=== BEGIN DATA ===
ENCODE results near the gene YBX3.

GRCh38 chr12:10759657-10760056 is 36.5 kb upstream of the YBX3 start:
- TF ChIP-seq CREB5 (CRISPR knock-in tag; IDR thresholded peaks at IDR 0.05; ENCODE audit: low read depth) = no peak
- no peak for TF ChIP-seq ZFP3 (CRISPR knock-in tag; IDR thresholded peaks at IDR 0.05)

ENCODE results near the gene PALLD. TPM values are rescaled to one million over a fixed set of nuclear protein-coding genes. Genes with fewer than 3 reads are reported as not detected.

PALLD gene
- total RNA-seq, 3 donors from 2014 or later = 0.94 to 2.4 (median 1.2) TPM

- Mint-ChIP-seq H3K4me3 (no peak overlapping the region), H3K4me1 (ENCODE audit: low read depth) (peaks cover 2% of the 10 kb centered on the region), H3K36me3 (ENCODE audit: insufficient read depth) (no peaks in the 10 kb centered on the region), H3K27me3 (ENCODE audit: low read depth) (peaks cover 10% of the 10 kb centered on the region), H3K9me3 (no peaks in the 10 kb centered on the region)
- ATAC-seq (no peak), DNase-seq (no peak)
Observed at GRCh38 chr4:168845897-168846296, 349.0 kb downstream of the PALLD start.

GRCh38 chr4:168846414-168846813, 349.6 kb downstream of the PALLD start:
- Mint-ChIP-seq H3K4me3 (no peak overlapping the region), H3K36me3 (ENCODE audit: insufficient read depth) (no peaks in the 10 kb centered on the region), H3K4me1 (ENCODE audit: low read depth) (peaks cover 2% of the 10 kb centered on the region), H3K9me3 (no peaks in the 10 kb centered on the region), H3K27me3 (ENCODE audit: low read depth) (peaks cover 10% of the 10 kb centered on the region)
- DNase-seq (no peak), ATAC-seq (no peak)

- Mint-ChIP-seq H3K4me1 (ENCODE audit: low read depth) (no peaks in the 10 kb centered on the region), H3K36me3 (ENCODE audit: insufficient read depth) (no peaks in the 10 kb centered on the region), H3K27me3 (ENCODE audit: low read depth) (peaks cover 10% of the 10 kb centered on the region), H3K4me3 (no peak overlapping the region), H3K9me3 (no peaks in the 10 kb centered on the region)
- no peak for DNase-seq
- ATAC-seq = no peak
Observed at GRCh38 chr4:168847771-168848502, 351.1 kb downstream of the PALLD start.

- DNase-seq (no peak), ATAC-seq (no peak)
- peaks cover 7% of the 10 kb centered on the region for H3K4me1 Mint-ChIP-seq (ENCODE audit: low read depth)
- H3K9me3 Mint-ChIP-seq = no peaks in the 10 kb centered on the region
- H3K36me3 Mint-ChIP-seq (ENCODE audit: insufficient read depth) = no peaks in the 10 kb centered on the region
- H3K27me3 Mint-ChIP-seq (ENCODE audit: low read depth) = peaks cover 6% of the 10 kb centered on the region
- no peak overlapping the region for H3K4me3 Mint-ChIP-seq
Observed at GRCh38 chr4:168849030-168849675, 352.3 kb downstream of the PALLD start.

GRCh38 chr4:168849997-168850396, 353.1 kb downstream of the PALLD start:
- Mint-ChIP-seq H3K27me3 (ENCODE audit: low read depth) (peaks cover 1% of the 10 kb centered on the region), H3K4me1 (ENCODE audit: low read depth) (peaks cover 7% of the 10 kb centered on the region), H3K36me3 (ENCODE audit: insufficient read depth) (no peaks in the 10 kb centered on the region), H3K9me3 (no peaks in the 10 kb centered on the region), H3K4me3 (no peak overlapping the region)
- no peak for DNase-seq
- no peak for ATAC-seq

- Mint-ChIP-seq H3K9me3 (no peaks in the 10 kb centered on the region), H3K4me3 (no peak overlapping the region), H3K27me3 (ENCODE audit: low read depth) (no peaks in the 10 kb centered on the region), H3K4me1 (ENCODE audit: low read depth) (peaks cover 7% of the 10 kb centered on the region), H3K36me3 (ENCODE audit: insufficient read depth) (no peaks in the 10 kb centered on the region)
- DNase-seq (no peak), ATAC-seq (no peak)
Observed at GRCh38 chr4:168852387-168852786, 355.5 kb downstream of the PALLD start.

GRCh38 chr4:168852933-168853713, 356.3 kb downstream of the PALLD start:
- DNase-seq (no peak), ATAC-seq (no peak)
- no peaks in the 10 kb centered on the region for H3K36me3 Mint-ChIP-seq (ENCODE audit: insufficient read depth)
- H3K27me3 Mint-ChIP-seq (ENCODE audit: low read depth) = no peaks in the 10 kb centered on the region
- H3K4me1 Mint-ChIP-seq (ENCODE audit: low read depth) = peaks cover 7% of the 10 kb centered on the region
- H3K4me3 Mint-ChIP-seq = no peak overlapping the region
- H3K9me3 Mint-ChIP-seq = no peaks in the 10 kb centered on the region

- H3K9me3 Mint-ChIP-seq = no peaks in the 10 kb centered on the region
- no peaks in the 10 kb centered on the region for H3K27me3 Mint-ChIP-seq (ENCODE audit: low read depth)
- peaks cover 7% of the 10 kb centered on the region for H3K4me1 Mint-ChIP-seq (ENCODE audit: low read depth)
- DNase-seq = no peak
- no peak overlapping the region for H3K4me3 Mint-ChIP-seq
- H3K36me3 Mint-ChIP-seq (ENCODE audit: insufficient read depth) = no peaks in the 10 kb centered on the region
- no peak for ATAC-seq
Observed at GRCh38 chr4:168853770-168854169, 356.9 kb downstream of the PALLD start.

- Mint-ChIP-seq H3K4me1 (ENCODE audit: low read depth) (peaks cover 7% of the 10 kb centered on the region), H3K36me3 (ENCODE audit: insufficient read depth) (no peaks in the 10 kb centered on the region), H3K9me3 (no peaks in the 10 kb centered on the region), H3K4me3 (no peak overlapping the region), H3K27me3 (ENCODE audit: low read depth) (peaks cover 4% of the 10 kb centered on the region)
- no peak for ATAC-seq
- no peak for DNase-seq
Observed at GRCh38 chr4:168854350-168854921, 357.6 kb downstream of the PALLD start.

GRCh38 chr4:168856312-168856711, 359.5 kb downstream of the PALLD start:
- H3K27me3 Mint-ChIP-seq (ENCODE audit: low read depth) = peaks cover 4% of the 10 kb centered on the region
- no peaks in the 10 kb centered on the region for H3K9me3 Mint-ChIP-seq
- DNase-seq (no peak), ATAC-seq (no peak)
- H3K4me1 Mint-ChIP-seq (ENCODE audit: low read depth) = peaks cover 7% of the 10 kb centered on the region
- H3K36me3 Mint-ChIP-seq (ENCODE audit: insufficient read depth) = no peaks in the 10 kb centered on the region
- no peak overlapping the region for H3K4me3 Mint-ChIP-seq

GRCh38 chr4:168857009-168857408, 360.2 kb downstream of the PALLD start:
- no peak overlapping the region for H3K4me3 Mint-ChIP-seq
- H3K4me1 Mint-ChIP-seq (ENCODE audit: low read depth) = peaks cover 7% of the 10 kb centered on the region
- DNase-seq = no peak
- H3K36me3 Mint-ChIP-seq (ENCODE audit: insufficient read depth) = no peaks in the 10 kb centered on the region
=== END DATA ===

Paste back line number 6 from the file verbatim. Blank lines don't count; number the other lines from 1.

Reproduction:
PALLD gene